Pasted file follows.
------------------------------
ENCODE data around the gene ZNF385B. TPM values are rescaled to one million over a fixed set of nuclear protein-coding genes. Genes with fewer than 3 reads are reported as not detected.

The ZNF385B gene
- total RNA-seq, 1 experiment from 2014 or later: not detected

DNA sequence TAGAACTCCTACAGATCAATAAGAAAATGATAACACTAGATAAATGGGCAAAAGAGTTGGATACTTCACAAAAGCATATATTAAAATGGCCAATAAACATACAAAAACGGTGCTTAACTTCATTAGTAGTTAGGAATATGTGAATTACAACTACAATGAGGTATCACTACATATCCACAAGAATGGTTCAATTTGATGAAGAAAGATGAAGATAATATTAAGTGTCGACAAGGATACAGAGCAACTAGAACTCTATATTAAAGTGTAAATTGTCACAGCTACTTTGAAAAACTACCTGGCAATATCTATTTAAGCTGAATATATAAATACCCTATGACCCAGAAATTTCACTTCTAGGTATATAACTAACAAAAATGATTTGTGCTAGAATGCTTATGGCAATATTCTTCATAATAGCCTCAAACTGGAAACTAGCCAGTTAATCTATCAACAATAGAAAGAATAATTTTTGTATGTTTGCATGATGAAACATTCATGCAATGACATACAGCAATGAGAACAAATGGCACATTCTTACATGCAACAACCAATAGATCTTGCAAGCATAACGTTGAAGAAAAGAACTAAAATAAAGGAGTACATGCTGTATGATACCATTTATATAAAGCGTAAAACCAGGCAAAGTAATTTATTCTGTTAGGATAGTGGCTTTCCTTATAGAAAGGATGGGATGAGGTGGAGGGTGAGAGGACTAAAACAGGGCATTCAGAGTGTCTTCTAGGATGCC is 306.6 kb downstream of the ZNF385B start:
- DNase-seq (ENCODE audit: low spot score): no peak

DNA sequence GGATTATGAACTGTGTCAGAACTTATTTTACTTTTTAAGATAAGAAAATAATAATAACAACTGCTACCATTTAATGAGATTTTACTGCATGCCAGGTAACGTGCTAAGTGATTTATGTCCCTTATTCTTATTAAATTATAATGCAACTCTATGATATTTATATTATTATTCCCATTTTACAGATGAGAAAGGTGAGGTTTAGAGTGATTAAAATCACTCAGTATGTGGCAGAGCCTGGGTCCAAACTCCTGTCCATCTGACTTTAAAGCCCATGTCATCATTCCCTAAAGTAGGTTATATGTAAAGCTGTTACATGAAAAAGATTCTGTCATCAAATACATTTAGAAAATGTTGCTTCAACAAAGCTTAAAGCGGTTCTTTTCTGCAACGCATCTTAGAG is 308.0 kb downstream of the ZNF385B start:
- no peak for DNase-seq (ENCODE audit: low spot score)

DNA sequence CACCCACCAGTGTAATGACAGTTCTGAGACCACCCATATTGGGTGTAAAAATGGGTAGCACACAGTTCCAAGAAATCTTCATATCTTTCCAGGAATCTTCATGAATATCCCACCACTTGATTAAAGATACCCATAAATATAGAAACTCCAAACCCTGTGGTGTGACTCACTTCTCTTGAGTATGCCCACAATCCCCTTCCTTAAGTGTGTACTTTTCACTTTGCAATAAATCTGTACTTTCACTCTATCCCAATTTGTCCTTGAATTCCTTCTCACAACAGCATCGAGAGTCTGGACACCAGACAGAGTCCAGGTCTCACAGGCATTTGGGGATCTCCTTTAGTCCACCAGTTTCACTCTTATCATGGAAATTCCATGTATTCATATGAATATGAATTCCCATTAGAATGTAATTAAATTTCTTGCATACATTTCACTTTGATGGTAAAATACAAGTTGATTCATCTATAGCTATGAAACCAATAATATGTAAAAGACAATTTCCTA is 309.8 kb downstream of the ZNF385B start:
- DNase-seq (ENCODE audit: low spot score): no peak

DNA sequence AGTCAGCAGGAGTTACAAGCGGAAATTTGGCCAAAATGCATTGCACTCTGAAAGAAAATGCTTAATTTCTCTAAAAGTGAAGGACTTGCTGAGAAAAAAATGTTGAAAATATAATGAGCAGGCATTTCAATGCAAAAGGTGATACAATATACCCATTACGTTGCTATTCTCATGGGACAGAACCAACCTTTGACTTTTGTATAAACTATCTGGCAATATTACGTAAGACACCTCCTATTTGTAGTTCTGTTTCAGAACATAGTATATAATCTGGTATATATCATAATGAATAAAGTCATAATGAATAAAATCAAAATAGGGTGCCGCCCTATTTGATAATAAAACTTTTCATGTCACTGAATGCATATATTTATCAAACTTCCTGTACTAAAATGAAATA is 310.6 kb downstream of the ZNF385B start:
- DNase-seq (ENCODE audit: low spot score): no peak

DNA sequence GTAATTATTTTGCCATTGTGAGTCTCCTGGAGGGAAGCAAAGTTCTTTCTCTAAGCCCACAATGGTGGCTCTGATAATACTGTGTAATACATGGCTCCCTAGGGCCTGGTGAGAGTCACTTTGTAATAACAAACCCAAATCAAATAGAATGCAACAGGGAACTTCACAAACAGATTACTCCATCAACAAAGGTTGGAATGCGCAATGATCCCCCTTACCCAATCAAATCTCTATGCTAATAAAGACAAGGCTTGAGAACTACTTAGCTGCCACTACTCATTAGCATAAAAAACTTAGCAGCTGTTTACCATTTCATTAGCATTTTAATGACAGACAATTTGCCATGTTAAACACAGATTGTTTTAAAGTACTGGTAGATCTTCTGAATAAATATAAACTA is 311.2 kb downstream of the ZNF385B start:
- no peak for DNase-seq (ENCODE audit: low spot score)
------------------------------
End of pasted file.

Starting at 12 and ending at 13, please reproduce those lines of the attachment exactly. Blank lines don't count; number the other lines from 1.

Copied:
DNA sequence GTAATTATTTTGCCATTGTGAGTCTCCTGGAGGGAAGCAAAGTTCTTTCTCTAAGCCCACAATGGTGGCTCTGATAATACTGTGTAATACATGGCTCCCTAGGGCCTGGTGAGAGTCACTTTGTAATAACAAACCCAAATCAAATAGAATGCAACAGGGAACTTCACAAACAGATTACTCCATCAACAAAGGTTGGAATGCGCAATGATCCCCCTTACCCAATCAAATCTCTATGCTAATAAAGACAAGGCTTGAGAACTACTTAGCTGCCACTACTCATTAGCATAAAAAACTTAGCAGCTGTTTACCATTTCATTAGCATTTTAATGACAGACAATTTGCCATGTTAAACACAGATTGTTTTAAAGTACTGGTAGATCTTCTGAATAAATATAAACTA is 311.2 kb downstream of the ZNF385B start:
- no peak for DNase-seq (ENCODE audit: low spot score)